It’s akin to a grimoire that grips you with knowledge, quickly luring you into plumbing its depths for answers to the innumerable experiences of the denizens of the realms.
All this fascination is bound together by a gaming system that is both as familiar yet alien enough to Warhammerers that is equal parts exciting & challenging. Through my own experience, I found the mechanics of playing particularly diverse in the fact that during our sessions we could just as easily introduce ‘props’ and miniatures as easily as we could pour over the finite details of an adventure without the single roll of a dice, with both endeavours as equally rewarding.
This for me, is the formidable appeal of Soulbound, and when we are released from captivity I fully intend to run sessions complete with minis, scenes & a nod to the tabletop that we know & love. We’ve even planned to play regular games of Age of Sigmar, Warhammer quest & Warcry all based on the histories & heroic deeds of our characters both before & during their adventures within the binding. Our resident Skyriggers for example still won’t reveal the details of his fateful failed Grundcorps operations against the Sylvaneth unless we stage a narrative re-enactment of the cataclysmic event. Only then will the true reasoning of their induction into the binding be revealed.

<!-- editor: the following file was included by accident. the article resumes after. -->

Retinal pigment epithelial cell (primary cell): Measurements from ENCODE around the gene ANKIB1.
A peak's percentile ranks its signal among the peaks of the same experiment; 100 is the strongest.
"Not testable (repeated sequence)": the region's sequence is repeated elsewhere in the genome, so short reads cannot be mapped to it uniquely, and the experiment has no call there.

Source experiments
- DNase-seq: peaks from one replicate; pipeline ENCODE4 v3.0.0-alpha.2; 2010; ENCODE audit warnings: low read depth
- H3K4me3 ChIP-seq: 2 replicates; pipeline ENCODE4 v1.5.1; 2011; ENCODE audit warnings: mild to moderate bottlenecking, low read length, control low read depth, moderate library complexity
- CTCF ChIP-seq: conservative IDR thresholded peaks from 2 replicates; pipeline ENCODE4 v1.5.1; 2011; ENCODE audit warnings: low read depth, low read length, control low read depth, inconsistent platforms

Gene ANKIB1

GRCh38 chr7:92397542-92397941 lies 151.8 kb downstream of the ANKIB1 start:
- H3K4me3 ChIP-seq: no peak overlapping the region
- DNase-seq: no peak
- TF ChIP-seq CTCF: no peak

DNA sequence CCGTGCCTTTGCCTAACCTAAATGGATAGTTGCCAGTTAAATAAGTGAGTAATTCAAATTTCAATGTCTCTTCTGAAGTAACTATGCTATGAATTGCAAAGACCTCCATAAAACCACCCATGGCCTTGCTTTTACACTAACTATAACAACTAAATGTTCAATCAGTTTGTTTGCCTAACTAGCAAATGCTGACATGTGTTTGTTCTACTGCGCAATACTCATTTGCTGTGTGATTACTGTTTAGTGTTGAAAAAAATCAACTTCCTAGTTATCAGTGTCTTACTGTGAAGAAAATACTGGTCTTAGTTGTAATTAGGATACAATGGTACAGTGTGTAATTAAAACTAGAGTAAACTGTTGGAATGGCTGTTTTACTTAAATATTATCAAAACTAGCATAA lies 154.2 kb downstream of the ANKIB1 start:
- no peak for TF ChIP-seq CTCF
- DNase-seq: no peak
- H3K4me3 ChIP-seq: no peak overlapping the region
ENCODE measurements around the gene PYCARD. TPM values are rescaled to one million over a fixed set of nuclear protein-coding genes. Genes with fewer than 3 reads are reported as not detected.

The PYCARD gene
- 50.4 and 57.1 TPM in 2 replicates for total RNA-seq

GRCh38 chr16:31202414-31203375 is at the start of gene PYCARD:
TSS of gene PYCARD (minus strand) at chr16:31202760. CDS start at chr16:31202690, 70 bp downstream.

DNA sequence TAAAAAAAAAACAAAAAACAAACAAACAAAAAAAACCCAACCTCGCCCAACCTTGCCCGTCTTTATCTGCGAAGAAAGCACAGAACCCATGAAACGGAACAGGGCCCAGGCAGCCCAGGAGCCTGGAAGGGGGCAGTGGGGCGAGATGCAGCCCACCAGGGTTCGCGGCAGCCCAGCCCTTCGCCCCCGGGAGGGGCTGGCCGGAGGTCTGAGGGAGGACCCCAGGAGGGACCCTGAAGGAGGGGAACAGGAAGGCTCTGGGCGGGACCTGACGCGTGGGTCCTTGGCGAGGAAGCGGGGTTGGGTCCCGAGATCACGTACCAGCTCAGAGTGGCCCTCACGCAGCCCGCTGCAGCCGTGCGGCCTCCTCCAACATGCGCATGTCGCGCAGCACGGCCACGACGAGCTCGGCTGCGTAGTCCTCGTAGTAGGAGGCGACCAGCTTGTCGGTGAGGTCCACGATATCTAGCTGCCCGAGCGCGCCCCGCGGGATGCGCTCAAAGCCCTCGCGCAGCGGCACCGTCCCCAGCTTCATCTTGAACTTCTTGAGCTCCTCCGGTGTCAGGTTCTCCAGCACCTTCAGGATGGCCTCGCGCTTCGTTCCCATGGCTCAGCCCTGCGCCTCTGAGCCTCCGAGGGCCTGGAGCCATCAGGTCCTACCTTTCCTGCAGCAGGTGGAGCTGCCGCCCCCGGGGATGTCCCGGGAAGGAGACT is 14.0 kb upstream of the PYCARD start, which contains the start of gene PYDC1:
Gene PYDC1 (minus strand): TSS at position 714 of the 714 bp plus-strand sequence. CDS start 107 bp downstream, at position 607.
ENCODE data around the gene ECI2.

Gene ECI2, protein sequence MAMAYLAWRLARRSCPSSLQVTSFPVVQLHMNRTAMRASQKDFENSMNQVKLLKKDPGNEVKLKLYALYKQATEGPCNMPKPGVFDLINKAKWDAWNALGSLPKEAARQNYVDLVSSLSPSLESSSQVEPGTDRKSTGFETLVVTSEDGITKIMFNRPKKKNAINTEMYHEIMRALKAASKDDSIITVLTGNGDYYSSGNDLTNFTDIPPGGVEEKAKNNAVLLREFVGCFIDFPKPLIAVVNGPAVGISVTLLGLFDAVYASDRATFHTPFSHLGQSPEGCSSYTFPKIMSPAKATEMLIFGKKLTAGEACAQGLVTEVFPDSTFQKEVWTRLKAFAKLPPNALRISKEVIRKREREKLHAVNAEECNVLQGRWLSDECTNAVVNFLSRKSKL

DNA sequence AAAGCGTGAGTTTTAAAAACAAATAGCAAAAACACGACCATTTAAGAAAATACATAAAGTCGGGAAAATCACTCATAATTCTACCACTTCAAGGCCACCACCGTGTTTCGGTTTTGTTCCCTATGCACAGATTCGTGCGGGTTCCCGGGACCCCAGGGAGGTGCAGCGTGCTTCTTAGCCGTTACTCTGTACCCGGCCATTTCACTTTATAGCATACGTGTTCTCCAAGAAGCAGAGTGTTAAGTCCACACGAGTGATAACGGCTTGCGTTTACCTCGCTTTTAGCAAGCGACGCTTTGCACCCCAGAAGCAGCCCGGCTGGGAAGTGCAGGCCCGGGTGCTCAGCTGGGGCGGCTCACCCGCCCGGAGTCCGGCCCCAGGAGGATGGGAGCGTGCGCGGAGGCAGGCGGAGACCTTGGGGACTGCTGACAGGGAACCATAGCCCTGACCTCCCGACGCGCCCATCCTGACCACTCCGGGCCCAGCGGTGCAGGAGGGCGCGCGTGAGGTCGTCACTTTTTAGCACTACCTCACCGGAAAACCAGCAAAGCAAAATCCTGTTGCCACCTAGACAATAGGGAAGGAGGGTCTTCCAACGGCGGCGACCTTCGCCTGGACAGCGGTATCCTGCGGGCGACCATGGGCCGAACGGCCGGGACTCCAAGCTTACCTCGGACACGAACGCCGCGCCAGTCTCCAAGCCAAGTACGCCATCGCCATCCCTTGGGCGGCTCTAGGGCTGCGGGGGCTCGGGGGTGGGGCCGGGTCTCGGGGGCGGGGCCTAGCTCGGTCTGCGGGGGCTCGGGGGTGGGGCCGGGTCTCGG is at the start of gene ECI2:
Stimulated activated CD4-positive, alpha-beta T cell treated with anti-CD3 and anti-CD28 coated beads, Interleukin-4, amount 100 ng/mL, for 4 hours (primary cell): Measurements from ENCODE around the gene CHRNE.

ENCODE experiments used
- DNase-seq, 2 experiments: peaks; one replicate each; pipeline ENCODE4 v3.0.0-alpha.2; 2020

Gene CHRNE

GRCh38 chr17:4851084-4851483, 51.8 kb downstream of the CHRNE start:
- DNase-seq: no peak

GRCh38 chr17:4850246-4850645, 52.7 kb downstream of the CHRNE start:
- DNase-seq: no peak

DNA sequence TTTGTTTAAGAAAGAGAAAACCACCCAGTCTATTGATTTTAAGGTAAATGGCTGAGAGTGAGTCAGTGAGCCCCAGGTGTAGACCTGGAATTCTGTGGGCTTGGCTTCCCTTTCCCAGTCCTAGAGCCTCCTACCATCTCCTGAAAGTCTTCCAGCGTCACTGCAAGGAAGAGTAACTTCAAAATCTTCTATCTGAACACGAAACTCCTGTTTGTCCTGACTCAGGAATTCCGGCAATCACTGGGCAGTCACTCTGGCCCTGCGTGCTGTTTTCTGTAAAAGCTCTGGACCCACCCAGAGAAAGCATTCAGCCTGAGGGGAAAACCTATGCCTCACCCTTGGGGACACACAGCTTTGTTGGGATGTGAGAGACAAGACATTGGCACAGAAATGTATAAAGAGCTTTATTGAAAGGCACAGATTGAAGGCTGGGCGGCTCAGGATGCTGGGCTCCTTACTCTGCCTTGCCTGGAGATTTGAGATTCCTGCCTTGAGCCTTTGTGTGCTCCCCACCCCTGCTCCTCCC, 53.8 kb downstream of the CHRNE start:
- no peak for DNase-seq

I will be forever grateful to the inner circle of club mates who enthusiastically joined me in a quest to understand what we all consider the upper echelon of our hobby & consistently encouraged this flailing first - time GM through adventures fraught with near limitless possibilities.
So if you have the opportunity, and a small cabal of like minded individuals, I cannot recommend Soulbound enough, and am frequently chastised for my zealous preaching to our war gaming congregation about its benefits to humanity.
To take a vast universe we already know & love, let it loose in the infinite possibilities within our minds, coupled with the quirks & unpredictable reactions of good friends, with a well structured ‘gaming’ mechanic that you can indulge as much or as little as you like, is hugely rewarding. Whether agonising over all the qualities & characteristics of your archetype, or indulging in the finite detail of a seemingly unremarkable artefact that reveals itself to have a rich history & suitably grandiose title has genuinely revolutionised my time in isolation.